This is indicative of a president who has never understood the issue of immigration at its core, and frankly I don't think he really cares about the -- about how this actually works and what the core problems are. If he did, he wouldn't shut off aid to the northern triangle countries, which is exactly what we need to be doing to fix the stability, to help them deal with stability and violence and crime at the heart of the country so that these migrants don't come across.

Look, this deal, from what I understand, is not going to work because now, apparently, originally we were going to pay for -- or Mexico was going to pay for a wall at our border. And now taxpayers are not only going to pay for this supposed wall with Mexico, but now we're supposedly going to pay for a wall between Guatemala and Mexico as well.

BLACKWELL: Alice, let me ask you this, because according to the agreement, the primary commitment from the U.S. is that it will accelerate the adjudication process for these asylum claims. The president has long wanted to accelerate deporting people who had unsubstantiated claims when they were in the U.S. Without additional judges, and remember this is the president who said we need to get rid of the judges, without the people being in the U.S., what's the incentive to accelerate the process if they're waiting in Mexico?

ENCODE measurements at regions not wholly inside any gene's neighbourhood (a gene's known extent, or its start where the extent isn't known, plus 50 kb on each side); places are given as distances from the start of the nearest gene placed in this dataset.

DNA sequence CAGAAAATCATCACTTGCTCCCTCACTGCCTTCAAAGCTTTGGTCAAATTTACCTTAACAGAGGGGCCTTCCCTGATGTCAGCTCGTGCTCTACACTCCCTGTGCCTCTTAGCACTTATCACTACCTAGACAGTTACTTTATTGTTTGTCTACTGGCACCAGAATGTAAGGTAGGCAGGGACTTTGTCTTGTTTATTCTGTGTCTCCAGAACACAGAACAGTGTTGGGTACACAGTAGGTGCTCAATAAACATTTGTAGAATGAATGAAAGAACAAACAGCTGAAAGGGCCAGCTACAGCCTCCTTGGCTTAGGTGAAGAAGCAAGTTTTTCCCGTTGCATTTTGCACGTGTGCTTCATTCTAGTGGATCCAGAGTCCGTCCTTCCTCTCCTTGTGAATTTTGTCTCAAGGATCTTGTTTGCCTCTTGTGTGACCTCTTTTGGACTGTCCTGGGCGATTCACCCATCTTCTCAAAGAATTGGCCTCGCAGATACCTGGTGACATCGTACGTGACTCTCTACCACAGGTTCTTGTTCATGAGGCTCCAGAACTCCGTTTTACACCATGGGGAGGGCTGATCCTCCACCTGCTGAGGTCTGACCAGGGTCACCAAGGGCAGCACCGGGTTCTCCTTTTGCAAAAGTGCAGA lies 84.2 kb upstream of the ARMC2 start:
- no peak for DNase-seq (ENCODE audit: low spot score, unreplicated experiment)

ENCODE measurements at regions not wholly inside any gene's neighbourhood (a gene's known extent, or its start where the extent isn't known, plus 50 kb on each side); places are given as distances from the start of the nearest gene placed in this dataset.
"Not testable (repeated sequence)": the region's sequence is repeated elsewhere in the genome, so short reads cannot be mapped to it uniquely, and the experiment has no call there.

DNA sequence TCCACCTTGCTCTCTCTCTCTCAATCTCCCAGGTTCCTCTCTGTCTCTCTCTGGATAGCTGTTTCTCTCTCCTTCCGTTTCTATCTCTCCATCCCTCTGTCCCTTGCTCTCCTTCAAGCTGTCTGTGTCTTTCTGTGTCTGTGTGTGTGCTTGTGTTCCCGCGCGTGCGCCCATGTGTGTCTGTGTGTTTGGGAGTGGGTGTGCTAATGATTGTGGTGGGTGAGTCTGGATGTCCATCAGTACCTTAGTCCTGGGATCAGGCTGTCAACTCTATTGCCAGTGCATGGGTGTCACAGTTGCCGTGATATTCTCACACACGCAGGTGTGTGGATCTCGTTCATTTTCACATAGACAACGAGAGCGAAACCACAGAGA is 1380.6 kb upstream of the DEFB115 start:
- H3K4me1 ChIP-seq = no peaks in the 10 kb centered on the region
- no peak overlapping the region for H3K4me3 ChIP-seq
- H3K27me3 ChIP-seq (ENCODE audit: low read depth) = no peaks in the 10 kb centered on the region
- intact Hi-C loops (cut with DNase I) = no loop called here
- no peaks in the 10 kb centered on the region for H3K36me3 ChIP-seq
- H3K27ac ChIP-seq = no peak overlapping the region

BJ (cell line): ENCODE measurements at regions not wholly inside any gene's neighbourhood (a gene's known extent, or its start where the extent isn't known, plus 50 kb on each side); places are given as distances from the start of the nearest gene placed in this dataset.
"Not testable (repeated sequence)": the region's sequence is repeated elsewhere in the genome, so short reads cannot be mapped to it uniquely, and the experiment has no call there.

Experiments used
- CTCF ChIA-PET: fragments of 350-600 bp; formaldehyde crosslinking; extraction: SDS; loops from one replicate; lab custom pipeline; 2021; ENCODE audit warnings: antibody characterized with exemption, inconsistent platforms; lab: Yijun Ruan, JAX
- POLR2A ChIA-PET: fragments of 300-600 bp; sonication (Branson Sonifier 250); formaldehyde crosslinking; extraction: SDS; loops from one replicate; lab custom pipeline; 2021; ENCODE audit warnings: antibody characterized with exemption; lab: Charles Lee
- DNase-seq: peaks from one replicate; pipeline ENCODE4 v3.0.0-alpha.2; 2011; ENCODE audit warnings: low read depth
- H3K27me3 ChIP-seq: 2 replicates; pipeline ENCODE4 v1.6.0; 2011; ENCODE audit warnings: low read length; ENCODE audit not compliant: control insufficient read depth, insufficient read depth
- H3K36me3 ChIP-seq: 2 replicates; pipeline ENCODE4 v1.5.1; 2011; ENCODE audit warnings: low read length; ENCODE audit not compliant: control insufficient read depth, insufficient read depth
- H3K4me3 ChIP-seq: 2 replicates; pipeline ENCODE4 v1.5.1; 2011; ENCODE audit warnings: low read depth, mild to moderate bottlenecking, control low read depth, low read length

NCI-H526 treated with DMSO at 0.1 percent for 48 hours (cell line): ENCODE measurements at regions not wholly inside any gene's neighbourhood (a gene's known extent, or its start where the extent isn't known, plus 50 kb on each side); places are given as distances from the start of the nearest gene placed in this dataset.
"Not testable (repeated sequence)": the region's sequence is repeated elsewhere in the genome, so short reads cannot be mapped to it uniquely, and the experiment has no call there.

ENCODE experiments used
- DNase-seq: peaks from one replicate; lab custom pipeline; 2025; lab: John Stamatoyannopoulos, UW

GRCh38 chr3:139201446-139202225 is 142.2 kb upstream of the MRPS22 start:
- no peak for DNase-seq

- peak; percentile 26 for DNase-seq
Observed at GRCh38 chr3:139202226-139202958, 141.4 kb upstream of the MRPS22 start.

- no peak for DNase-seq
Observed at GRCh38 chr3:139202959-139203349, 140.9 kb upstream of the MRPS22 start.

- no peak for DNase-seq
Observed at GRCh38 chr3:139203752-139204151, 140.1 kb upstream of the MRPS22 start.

STEWART: Well, certainly anything that we can possibly do to adjudicate the process and speed up that process is critical.

BLACKWELL: But that could have happened at any point up to today, right?

STEWART: Right. Clearly that is part of the negotiating between Mexico and what needs to get done. Ultimately the number one priority is to secure the border, and we have been saying, the president has been saying for quite some time the problem is not at the U.S./Mexico border as much as it is the northern triangle countries and the Mexico border, and Mexico has done nothing.

So the key, more than anything, before they even get to our border and needing to adjudicate them is stopping them at the source, and that means making incentives to keep these migrants in Central American countries and make sure that it's safer there and they don't feel the need --

CARDONA: That's not what the president is focused on.

BLACKWELL: The former foreign minister of Mexico was on at the 8:00 hour, who told us what happened during the Obama administration was once they redeployed law enforcement from across Mexico to go to the southern border during the undocumented -- the unaccompanied minor crisis, that the drug cartels and organized crime, they started taking over, and then you had a rush of Mexicans into the U.S. instead of Central -- it was just a switch of nationality and not a change in the numbers.

We need to take a quick break. But Alice and Maria, stay with us. We're going to talk with you about former Vice President Joe Biden and his reversal on the Hyde Amendment, and the president's remarks about the moon and mars. Christi?

CARDONA: Thanks, Victor.

PAUL: Talking about former Vice President Joe Biden as he makes that reversal about abortion funding. The question is, is it evolution? Has he evolved as a person? Or is it pressure from his 2020 Democratic rivals?